This stress and anxiety is despite farmers receiving good prices for their milk in the last two years. This has followed two preceding years when most farmers made losses and some sharemilkers were wiped out.
Right now, there are some short-term worries with product prices dropping at the last dairy auction. This is creating uncertainty for the year ahead. But in the longer term, the outlook for dairy is actually very strong.
The stress and anxiety come from a whole raft of issues, largely unrelated to product prices, although price is obviously still part of the big picture.
In the immediate term it is Mycoplasma bovis that everyone is talking about.
Everyone thinks eradication is a great idea in theory, but many are cautious as to whether the plan is going to work.
Mycoplasma bovis has a great ability to hide, and it will be many years before we can be sure it has been eradicated. Some of us also think that the treatment might be worse than the disease.
Farmers are also troubled by the increasing compliance requirements relating to staffing, health and safety, nutrient management and animal welfare. These issues have been building over the last 10 or so years.
On the horizon, there are greenhouse gas emissions to also worry about. Dairy farming seems so much more complicated than in the past.
There are many in the urban community who will say the answer is simple: get rid of the cows, or at least a great deal of them. If only it were that simple.
Any notion that most of our dairy land can be turned to horticulture is naïve. The soils and topography are not suitable and neither is the climate.
There are some great horticulture success stories, such as kiwifruit and wine. Apples have also come back into favour. In some niche areas, cherries and avocados are all the rage.
But when it comes to protein crops such as soy or peas for those non-meat burgers, then New Zealand will never have a competitive advantage.
There is a good reason that New Zealand agriculture developed as pastoral agriculture. These farming systems were a natural fit for the soils and climate.
If dairy declines, then it will be back to more sheep and more beef. However, sheep and beef can never replace the export income earned by dairy.
The broader urban community has little insight as to the overall dependence of the economy on dairy and tourism. The urban community seldom asks ‘where does the money come from that pays for all the imports?’.
Vehicles, machinery, computers, mobile phones, petrol, pharmaceuticals and overseas holidays are good places to start with that thinking.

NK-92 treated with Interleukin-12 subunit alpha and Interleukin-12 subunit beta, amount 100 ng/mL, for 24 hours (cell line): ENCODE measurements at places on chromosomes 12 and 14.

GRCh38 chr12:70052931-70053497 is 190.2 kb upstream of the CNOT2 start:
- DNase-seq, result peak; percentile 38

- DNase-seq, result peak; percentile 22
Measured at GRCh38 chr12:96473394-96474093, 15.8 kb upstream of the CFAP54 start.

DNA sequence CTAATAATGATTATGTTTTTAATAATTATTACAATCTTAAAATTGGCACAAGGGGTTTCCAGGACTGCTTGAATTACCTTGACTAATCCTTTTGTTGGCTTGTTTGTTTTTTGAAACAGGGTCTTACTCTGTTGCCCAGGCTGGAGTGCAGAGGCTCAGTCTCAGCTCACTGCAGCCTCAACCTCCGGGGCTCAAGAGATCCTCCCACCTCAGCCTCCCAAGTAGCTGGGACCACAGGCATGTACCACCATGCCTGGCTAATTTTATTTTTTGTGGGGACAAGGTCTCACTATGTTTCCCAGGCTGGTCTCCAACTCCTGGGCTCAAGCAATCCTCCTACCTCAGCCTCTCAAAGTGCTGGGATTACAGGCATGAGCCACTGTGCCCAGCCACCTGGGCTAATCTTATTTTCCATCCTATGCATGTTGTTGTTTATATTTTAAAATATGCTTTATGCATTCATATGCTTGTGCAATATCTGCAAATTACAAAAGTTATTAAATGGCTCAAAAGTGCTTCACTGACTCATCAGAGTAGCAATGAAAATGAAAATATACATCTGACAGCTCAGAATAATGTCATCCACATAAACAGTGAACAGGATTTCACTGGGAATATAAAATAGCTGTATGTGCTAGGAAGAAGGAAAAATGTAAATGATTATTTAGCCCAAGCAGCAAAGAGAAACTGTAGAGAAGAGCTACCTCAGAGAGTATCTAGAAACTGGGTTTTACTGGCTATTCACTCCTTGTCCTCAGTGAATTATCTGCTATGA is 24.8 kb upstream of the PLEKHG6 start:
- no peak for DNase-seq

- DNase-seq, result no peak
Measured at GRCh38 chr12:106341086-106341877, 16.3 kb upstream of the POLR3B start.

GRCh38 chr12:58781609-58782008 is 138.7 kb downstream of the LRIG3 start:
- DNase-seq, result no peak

Many seem to be saying that we have to value-add and make more money from less production. Well, I have been an advocate for more value-add for many years, but it is not just a case of waving a wand or even a New Zealand flag and saying ‘Here we are with our wonderful products’. It is a long and difficult journey.
Some years back when Synlait sought investor funds for its value-add journey, Kiwi investors were not interested. If it were not for the Chinese investors, then Synlait could never have become the premier New Zealand producer of infant formula.
Dairy debt is also a worry. Like home owners, many farmers are highly vulnerable to interest rate increases. Farmers also understand that banks are fair-weather friends.
The value of dairy land is holding in some areas but dropping in others. Top quality small and medium sized properties still sell quickly, typically to neighbours. Lower quality farms are not selling.
Neither are there significant sales for larger properties, with overseas buyers effectively cut out and most local buyers having no stomach or capability for such big investments.
Eventually, if prices drop sufficiently, then some local business and family corporates will snap up the bargains.
Despite the challenges, at heart I am an optimist. I think we can find our way through to a better future.
But we won’t get there by denying some realities or by organising so-called facts to fit predetermined stories.
I think we can provide solutions to the water quality issues, and we can provide valuable products to discerning Asian consumers. However, for that to occur, many other things will have to change.
In the coming weeks and months, I will use this column to explore some of the many changes that are before us, not only in dairying, but in all aspects of our agricultural and horticultural industries.
Keith Woodford was Professor of Farm Management and Agribusiness at Lincoln University. He is now Principal Consultant at AgriFood Systems Ltd. He can be contacted at firstname.lastname@example.org
By: KEITH WOODFORD